Bending to a new U.S. requirement, the District of Columbia will spend $375,000 this year to erect "No Turn on Red" signs at 85 percent of the city's 1,400 signaled intersections.
The city previously had planned to spend a much smaller sum to erect 200 signs saying "Right Turn on Red Permitted" at the 15 percent of signaled intersections in the city where such turns are considered safe.
But the U.S. Department of Energy recently changed its requirements to mandate that all jurisdications in the nation use the so-called "western rule" allowing right turns on red except where prohibited by a sign.
The change will bring uniformity in the Washington area as well as nationally. Maryland and Virginia already are following the western rule.
The federal government has required the states to permit right turn on red after a full stop, and where it is safe, in order to save gasoline.
The District of Columbia was one of the last government units in the nation to adopt right-turn-on-red, and the program is not expected to be in effect until the end of this year.
D.C. Mayor Marion Barry mentioned the change in a press conference yesterday, and aides then scrambled to put on a press release to explain it.
Accordint to the press release, the federal government is expected to pay three-fourths of the $375,000 cost of erecting the signs.
Right turns on red will not be permitted at 85 percent of the city's signaled intersections where visibility is poor, or where there are exclusive pedestrian "walk" signals, a high volume of pedestrian crossings, or "significant crossing activity" by children, the elderly and the handicapped.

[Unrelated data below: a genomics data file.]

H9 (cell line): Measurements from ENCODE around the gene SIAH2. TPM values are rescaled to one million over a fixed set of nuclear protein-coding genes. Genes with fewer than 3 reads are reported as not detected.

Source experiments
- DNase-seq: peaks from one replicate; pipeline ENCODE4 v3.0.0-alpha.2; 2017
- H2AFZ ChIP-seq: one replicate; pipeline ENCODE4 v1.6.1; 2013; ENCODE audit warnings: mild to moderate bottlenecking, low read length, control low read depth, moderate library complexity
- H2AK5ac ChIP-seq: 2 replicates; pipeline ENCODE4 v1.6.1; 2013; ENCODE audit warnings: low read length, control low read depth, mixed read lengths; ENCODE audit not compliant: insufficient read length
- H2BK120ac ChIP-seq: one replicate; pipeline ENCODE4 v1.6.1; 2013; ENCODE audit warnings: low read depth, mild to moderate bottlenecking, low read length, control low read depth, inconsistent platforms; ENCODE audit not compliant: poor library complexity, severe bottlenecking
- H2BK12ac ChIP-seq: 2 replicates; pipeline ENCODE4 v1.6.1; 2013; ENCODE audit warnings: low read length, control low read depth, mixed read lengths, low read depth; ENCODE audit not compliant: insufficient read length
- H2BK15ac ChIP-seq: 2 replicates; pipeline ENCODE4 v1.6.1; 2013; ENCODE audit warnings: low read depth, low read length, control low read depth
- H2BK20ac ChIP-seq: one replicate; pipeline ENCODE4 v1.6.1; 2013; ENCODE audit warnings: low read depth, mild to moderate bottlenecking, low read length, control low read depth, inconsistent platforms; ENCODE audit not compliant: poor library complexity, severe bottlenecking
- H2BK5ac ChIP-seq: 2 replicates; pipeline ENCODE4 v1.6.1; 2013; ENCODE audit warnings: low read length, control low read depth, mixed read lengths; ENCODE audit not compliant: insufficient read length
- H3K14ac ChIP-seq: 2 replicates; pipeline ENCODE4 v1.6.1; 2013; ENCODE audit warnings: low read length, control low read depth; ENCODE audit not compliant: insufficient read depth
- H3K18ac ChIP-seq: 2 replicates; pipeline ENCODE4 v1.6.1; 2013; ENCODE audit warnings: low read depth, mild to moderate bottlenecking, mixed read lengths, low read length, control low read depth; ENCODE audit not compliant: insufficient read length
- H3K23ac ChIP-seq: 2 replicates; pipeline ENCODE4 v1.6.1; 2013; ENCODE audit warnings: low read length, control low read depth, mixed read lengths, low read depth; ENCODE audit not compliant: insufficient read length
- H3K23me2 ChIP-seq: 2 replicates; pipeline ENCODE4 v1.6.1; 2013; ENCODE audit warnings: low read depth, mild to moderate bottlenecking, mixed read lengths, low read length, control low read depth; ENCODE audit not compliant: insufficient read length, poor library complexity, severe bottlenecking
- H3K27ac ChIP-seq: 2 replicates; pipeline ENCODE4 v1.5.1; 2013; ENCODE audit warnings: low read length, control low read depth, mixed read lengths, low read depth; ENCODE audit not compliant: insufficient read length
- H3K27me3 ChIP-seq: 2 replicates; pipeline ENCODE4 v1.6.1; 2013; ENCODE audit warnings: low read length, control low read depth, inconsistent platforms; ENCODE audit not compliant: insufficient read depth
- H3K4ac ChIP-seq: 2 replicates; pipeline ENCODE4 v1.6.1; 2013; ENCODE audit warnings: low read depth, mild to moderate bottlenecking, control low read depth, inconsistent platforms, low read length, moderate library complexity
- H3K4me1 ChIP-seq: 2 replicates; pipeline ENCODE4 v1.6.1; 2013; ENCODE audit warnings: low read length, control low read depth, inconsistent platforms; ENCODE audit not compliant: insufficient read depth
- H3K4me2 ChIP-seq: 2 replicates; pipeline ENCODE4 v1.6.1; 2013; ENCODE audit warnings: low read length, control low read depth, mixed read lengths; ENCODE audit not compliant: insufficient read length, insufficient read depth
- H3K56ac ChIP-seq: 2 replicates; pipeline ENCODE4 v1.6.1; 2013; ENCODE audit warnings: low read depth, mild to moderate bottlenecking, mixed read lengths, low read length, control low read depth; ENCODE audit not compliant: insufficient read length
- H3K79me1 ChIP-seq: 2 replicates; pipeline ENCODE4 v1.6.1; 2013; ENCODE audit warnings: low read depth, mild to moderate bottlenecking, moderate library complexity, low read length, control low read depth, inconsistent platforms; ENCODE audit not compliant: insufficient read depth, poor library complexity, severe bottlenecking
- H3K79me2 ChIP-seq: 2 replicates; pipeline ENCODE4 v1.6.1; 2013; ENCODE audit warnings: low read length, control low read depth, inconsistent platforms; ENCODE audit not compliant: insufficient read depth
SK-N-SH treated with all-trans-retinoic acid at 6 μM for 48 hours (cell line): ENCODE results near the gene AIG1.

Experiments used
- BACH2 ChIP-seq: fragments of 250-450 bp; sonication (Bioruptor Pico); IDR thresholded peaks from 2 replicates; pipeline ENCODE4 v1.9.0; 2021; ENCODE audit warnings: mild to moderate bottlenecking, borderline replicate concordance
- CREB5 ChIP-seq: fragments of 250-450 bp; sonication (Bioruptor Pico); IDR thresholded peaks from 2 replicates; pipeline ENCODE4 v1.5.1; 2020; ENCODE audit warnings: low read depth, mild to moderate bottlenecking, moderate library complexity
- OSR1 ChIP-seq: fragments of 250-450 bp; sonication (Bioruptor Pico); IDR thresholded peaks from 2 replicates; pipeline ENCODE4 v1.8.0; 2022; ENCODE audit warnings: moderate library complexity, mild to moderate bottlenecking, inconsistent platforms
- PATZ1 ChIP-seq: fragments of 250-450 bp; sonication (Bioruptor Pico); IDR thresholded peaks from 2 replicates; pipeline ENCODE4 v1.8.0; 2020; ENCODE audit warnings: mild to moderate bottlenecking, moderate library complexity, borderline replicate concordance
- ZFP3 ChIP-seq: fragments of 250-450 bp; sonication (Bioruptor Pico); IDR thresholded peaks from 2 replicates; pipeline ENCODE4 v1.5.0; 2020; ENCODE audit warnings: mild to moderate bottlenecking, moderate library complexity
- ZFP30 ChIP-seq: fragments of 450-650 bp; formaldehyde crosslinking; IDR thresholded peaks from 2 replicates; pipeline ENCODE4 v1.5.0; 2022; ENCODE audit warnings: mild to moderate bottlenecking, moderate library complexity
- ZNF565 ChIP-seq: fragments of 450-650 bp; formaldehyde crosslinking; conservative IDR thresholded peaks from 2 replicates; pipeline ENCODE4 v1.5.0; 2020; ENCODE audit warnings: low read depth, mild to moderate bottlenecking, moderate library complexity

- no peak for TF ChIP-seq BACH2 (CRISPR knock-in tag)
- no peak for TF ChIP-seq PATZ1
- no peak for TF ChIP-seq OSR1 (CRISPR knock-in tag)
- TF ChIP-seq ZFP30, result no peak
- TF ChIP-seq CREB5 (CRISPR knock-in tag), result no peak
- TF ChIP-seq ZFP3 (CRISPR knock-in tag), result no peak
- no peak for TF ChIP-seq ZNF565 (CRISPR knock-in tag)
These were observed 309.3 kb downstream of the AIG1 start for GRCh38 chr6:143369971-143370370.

Barry announced at his press conference a new major effort by the city in energy conservation and planning. He appointed Chuck Clinton, coordinator of the energy unit in the office of planning and development, as the new director of the mayor's energy program.
"I am a mayor who belives that we must give top priority to energy conservation," Barry said. "The future of our society and our city rests on our ability to sustain our civilization's progress."
Clinton's energy unit has expanded during the past year and now has a staff of 13 with experts in technical energy information, community outreach and grant applications, the mayor said.
He said the city has applied for $6 million in U.S. funds for energy strategy planning, and to aid schools and hospitals in the city to conserve energy.
"We intend to tighten up," said Barry. "The D.C. government [now] has no way to even find out how much energy we use in gas bills, electric bills . . ."